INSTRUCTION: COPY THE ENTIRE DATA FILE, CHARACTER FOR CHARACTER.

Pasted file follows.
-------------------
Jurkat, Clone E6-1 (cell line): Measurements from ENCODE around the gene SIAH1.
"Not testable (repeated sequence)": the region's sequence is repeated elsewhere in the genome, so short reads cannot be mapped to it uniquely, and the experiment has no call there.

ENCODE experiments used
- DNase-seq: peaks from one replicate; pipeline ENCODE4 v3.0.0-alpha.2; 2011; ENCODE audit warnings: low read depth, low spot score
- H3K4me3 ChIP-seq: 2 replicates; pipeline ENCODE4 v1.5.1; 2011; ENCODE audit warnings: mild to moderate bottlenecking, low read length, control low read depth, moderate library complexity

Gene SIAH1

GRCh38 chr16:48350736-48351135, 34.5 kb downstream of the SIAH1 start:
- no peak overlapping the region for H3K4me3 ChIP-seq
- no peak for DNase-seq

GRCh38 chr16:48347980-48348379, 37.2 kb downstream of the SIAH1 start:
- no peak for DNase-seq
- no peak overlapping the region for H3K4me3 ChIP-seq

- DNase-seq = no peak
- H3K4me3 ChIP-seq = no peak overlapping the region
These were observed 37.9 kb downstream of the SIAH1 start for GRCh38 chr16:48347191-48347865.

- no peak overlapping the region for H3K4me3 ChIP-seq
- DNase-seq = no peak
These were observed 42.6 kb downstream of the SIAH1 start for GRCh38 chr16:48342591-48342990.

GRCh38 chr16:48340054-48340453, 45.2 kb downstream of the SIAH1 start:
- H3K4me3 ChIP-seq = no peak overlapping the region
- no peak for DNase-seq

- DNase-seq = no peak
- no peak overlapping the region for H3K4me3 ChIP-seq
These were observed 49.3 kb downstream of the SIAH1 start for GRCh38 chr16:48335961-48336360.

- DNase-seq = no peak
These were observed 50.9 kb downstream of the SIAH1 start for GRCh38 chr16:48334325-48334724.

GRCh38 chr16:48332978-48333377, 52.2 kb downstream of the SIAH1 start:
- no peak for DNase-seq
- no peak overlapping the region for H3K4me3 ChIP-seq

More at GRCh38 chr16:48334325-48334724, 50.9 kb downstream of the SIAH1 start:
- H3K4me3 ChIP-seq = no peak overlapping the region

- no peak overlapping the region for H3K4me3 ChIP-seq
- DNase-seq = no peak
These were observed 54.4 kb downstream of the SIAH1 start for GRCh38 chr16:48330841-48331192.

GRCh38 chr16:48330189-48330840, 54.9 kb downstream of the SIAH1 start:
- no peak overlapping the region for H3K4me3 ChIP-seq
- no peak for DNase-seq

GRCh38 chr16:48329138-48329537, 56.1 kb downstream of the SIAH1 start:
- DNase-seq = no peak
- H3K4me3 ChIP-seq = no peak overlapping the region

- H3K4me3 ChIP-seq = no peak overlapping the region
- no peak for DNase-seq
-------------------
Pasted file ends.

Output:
Jurkat, Clone E6-1 (cell line): Measurements from ENCODE around the gene SIAH1.
"Not testable (repeated sequence)": the region's sequence is repeated elsewhere in the genome, so short reads cannot be mapped to it uniquely, and the experiment has no call there.

ENCODE experiments used
- DNase-seq: peaks from one replicate; pipeline ENCODE4 v3.0.0-alpha.2; 2011; ENCODE audit warnings: low read depth, low spot score
- H3K4me3 ChIP-seq: 2 replicates; pipeline ENCODE4 v1.5.1; 2011; ENCODE audit warnings: mild to moderate bottlenecking, low read length, control low read depth, moderate library complexity

Gene SIAH1

GRCh38 chr16:48350736-48351135, 34.5 kb downstream of the SIAH1 start:
- no peak overlapping the region for H3K4me3 ChIP-seq
- no peak for DNase-seq

GRCh38 chr16:48347980-48348379, 37.2 kb downstream of the SIAH1 start:
- no peak for DNase-seq
- no peak overlapping the region for H3K4me3 ChIP-seq

- DNase-seq = no peak
- H3K4me3 ChIP-seq = no peak overlapping the region
These were observed 37.9 kb downstream of the SIAH1 start for GRCh38 chr16:48347191-48347865.

- no peak overlapping the region for H3K4me3 ChIP-seq
- DNase-seq = no peak
These were observed 42.6 kb downstream of the SIAH1 start for GRCh38 chr16:48342591-48342990.

GRCh38 chr16:48340054-48340453, 45.2 kb downstream of the SIAH1 start:
- H3K4me3 ChIP-seq = no peak overlapping the region
- no peak for DNase-seq

- DNase-seq = no peak
- no peak overlapping the region for H3K4me3 ChIP-seq
These were observed 49.3 kb downstream of the SIAH1 start for GRCh38 chr16:48335961-48336360.

- DNase-seq = no peak
These were observed 50.9 kb downstream of the SIAH1 start for GRCh38 chr16:48334325-48334724.

GRCh38 chr16:48332978-48333377, 52.2 kb downstream of the SIAH1 start:
- no peak for DNase-seq
- no peak overlapping the region for H3K4me3 ChIP-seq

More at GRCh38 chr16:48334325-48334724, 50.9 kb downstream of the SIAH1 start:
- H3K4me3 ChIP-seq = no peak overlapping the region

- no peak overlapping the region for H3K4me3 ChIP-seq
- DNase-seq = no peak
These were observed 54.4 kb downstream of the SIAH1 start for GRCh38 chr16:48330841-48331192.

GRCh38 chr16:48330189-48330840, 54.9 kb downstream of the SIAH1 start:
- no peak overlapping the region for H3K4me3 ChIP-seq
- no peak for DNase-seq

GRCh38 chr16:48329138-48329537, 56.1 kb downstream of the SIAH1 start:
- DNase-seq = no peak
- H3K4me3 ChIP-seq = no peak overlapping the region

- H3K4me3 ChIP-seq = no peak overlapping the region
- no peak for DNase-seq